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I was wondering if there exists techniques to cluster data according to a target. For example, suppose we want to find groups of customers likely to churn:

  • Target is churn.
  • We want to find clusters exhibiting the same behaviour according to the fact that they are likely to churn (or not). Therefore, variables not explaining churn behaviour should not influence how clusters are built.

I have done this analysis the following way:

  1. Predict target (e.g. using a Random Forest) and retrieve "most important features" (from feature importance analysis).
  2. Cluster samples with selected features (e.g. using k-means).

However, I am afraid the clustering technique used in the 2nd step might not catch behaviours found in the 1st step which might explain churn (suppose there is a complex interaction in some trees in the RF, this interaction might not be cought in the k-means algorithm).

I was thinking of another way of doing this by using a neural network:

  1. Predict target using a neural network with several layers, and for each sample retrieve activations from a given layer.
  2. Cluster samples with their activations.

If the performance of the neural network is good and if the layer from which activations are retrieved is carefully chosen (not too close to the input or the output layer), I suppose the clusters could show customers displaying the same behaviour explaining the target.

I did not find any articles having this approach. Did anyone deal with the same issue or have other ideas?

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Use constrained clustering.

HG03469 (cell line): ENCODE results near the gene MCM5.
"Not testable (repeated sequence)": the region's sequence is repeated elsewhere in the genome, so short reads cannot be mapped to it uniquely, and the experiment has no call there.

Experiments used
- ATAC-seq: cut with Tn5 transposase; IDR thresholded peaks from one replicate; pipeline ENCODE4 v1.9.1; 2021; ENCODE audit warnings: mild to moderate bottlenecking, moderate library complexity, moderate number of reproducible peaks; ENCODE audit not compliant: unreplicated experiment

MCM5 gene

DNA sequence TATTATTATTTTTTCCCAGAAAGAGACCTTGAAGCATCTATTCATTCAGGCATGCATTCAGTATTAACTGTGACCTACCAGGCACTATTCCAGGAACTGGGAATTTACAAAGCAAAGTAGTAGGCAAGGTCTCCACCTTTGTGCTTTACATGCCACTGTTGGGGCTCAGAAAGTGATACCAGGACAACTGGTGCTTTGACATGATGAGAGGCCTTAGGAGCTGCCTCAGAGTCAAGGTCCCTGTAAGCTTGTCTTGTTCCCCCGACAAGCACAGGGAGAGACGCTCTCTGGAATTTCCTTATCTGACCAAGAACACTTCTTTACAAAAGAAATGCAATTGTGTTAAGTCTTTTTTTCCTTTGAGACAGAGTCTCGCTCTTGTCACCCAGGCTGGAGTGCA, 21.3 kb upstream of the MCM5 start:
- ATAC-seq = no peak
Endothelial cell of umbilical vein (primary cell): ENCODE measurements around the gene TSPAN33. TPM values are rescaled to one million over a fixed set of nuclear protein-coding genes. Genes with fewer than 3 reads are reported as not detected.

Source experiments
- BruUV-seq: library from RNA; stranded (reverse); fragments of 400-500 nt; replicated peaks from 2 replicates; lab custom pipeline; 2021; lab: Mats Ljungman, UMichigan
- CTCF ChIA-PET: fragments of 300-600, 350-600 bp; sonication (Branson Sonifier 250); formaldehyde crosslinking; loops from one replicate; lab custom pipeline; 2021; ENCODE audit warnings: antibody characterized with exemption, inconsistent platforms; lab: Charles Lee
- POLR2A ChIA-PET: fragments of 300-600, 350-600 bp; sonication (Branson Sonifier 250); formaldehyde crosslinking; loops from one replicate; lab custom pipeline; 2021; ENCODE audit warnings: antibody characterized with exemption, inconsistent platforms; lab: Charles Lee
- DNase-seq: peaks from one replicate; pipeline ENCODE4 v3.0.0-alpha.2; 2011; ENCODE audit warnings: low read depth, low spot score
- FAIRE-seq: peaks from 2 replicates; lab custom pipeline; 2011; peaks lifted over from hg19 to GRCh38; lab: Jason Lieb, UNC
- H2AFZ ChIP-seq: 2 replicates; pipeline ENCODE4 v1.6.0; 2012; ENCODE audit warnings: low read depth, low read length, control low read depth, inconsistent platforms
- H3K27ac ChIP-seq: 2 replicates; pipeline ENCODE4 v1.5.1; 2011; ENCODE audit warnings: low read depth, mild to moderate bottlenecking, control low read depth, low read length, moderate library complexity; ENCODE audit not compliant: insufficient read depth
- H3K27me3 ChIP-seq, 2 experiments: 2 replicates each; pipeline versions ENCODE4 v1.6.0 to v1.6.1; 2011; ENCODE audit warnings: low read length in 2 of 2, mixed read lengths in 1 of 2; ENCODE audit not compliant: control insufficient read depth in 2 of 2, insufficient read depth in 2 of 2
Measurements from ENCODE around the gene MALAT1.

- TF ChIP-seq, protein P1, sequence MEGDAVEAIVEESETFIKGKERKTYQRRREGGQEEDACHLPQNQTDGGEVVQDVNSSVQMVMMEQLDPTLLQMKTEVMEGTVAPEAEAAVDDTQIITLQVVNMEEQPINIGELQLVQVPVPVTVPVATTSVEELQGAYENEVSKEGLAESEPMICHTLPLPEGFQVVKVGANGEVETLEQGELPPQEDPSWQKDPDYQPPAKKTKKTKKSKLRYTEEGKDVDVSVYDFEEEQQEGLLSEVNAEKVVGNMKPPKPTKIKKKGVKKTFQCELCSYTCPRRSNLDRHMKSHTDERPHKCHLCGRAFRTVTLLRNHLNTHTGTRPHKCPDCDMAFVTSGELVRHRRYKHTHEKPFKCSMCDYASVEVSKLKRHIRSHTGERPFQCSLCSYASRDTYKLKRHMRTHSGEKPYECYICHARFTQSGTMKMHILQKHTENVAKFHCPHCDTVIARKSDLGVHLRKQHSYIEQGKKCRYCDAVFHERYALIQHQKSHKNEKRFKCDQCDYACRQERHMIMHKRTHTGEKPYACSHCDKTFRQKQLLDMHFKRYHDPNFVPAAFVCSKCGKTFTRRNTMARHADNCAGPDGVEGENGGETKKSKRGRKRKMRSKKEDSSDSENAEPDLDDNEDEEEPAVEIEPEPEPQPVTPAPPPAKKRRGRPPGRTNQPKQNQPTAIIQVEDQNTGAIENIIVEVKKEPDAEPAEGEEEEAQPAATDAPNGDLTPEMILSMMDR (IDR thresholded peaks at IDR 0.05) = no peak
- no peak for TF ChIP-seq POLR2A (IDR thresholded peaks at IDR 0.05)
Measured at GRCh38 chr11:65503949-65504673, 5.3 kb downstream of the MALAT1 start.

This allows you to set up "must link" and "cannot link" constraints.

Then you can cluster your data such that no cluster contains both 'churn' and 'non churn' entries bybsettingn"cannot link" constraints.

I'm just not aware of any good implementations.

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First of all, your approaches are smart and creative but some remarks:

  1. The question is not defined well. You talk about clustering using target which is actually paradoxical however I understand your point. The problem is that, not caring about this paradox may hurt your analysis which comes in second point.
  2. According to 1, you classify your points based on target and try to find dense subgroups there. That will not work as you are including the target in your analysis. This is the confusion made from paradoxical definition I mentioned above.
  3. You have your targets, so divide your data according to them and analyze each subset of data separately, having an eye on their interaction.

Second the suggestions:

Subgroup Discovery

This is the right, solid and difficult way to find these interesting subgroups. To adopt it to your use-case you need to modify the algorithm which might make it even more difficult but is certainly worth, at least, to have a look at.

Creative Way

Partition your data according to target. You will end up with several disjoint subsets of data. Then start a statistical analysis on the association of variables within and between subsets of data. For instance the distribution of values within a variable should be significantly different among different classes, if that variable really contributes to that target (ANOVA).

This also helps to remove variables which do not contribute to the target (by doing this 1. you reduce the complexity of data and analysis and improve interpretability by removing them, 2. you already found which target IS NOT contributing which is a part of your answer)

PS: I just improvised. Please try it and let me know if it works or not so we can think of another solution :)

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